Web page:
NSW has recorded three new locally acquired COVID-19 cases as some Sydneysiders were ordered to don masks indoors amid the city's growing outbreak.
Two new local cases were reported in the 24 hours to 8pm on Sunday, one of which had been revealed by health authorities on Saturday. The other case is a close contact of the previously recorded case.
Another two additional cases in the southern Sydney shire of Sutherland were recorded after the 8pm deadline. They are both close contacts of previously reported cases.
It takes Sydney's eastern suburbs outbreak to nine cases, with the growing cluster prompting new mask-wearing rules.
Anyone shopping, working in hospitality or indoors must wear a mask unless eating or drinking if they live in the local government areas of Randwick, Bayside, Botany Bay, Inner West, City of Sydney, Waverley and Woollahra.
NSW Premier Gladys Berejiklian said the government would also extend compulsory mask-wearing on public transport in Greater Sydney until Thursday and expand the order to Wollongong and Shellharbour local government areas.
Late on Sunday, NSW Health released a list of 27 new exposure sites including a North Face outlet in Drummoyne. More causal sites are in Drummoyne along with others at Castle Hill, Merrylands, central Sydney and Hurstville.
Meanwhile, a flight attendant who tested positive for coronavirus in Brisbane after undergoing the full 14 days of hotel quarantine doesn't have the Delta strain.
The woman aged in her 30s arrived in Brisbane on June 5 on an Emirates flight that also transported a passenger with the more infectious Delta variant.
Authorities suspected she picked up the Delta strain from the passenger but genomic sequencing results confirmed otherwise.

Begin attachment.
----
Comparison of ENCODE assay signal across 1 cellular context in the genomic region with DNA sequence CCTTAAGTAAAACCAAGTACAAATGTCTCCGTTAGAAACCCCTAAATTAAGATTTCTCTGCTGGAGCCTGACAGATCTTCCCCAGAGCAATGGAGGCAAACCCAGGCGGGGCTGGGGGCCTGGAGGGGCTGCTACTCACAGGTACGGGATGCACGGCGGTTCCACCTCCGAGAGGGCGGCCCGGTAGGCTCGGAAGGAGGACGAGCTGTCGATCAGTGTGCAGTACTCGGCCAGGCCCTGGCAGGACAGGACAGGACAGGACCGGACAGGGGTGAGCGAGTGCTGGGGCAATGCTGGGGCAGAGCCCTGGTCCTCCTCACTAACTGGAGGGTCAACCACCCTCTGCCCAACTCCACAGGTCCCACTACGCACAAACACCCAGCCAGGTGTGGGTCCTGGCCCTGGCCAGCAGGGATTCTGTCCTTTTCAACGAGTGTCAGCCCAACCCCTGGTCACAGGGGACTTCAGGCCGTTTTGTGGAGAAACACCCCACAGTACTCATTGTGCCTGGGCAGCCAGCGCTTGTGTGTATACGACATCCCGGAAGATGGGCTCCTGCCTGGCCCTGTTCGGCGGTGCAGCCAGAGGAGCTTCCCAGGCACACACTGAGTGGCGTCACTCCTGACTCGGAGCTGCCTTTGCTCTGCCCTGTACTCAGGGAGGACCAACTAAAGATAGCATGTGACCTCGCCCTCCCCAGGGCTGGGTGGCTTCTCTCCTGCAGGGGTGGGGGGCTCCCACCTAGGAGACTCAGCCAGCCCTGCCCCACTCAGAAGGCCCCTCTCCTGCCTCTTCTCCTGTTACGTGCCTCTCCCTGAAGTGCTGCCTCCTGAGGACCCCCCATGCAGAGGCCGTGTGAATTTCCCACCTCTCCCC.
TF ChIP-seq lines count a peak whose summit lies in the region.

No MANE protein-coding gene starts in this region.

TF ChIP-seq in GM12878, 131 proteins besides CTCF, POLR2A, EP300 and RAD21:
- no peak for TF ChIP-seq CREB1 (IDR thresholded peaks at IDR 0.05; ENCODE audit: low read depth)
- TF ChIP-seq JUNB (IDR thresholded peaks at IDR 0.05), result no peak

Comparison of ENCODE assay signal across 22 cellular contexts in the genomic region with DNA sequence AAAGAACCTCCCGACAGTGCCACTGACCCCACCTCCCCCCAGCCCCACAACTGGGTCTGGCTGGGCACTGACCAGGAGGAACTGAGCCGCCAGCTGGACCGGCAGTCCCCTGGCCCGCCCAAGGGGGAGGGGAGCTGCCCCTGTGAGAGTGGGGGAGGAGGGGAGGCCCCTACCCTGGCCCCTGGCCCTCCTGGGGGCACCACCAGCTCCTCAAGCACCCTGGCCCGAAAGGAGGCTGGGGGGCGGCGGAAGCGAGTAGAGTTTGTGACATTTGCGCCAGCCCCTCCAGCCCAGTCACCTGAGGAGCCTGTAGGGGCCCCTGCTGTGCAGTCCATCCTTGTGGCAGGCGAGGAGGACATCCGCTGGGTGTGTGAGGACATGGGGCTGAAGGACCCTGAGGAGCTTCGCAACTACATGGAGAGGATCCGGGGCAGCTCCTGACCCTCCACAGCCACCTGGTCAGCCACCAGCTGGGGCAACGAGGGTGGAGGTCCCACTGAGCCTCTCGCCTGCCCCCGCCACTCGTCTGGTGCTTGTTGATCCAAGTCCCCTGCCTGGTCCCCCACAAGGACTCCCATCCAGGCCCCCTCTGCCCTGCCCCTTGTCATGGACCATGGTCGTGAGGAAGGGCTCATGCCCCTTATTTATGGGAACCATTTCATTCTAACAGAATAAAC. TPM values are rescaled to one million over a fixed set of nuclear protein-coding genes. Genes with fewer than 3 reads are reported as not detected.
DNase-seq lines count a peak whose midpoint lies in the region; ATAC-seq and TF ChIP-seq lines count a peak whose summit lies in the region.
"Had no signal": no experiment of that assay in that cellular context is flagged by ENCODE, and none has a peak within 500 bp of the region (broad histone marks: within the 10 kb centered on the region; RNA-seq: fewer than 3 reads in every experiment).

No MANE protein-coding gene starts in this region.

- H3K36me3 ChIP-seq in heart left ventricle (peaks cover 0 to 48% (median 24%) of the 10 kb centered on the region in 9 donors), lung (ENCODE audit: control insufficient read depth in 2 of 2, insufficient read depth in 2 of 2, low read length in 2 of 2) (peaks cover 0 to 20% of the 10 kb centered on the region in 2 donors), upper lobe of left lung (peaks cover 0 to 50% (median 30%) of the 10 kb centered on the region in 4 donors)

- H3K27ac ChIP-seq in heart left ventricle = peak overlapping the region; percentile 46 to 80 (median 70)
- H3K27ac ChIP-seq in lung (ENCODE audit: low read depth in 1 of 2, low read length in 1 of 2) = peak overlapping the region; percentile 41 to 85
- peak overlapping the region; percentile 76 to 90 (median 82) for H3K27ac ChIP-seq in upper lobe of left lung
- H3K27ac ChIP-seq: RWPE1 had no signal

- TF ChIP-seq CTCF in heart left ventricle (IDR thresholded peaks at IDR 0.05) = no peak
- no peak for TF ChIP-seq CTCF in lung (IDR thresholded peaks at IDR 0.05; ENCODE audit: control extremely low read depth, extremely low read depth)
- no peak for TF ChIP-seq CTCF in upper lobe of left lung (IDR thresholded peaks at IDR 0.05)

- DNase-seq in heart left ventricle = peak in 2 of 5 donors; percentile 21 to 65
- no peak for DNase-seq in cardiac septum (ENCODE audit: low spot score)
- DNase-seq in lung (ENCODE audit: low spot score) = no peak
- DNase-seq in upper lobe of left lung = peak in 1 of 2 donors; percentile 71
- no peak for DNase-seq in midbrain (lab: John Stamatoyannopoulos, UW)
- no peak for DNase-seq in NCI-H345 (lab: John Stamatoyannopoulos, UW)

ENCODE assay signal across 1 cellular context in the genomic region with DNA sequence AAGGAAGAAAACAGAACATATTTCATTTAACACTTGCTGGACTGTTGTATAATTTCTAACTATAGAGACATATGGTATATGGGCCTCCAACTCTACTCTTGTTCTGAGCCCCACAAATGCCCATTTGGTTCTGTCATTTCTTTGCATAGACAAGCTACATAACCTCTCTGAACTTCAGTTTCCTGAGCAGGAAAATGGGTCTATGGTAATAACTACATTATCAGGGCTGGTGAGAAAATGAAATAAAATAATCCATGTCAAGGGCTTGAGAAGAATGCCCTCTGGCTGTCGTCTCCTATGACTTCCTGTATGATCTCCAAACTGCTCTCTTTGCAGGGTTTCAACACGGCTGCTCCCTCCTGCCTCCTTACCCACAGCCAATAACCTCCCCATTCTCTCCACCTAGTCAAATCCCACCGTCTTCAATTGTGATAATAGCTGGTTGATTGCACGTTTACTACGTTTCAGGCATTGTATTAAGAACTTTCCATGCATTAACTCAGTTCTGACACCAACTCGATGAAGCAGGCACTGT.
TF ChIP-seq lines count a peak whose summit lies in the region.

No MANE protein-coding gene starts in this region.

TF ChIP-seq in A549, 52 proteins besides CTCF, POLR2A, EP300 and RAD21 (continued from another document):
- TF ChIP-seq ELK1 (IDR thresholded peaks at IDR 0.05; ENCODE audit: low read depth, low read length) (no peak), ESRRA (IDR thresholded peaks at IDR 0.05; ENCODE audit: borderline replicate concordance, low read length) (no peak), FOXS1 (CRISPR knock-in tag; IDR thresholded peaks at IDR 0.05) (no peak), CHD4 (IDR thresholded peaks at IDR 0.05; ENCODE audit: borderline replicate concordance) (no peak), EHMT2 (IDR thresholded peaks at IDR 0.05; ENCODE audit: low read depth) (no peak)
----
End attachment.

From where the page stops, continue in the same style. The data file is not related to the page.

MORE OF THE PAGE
"It's good news the case isn't the highly transmissible Delta variant, but we do still need to take every precaution," Chief Health Officer Jeannette Young said.
She reminded people to isolate if they had visited listed exposure sites including Brisbane's airport DFO, the Brisbane CBD and a Portuguese family centre.
An outbreak of the Delta strain - the dominant variant in India and the UK - led to the recent lockdown in Victoria.
Victoria reported no new local cases on Sunday, with an expert panel ruling two returned travellers who completed hotel quarantine have "historical infections".
Earlier, the Victorian government announced a locally developed mRNA vaccine would become the first in Australia to move to phase one clinical trials later this year.
The Monash Institute of Pharmaceutical Sciences-led vaccine candidate has received a $5 million investment to manufacture doses for the trials, with results expected in the first half of 2022.
Commonwealth officials earlier this month told Senate estimates it could take up to four years to build a site to start manufacturing mRNA vaccines like the Pfizer and Moderna jabs.
Acting Premier James Merlino said Victoria had taken a "leadership position" on research and development to ensure the nation doesn't rely on overseas supply, which has crippled the vaccine rollout.
"This virus will be with us for quite some time. We may well need yearly booster vaccines in the years ahead," he said.
Four more Sydney LGAs will become "orange zones" from Monday under Victoria's border permit system, while South Australia has joined Queensland by imposing an immediate ban on travellers from the Waverley Council area.
SA residents or anyone escaping domestic violence can enter, but will still need to self-quarantine for a fortnight.
The West Australian government, meanwhile, is setting up COVID-19 testing clinics at Perth Airport's domestic terminals from Sunday to enforce new conditions imposed on travellers from NSW.
Despite the fresh local cases in NSW and Queensland, Premier Mark McGowan announced restrictions would ease for WA hospitality venues from Wednesday in a move that effectively returns the state to a pre-COVID existence.
Australian Associated Press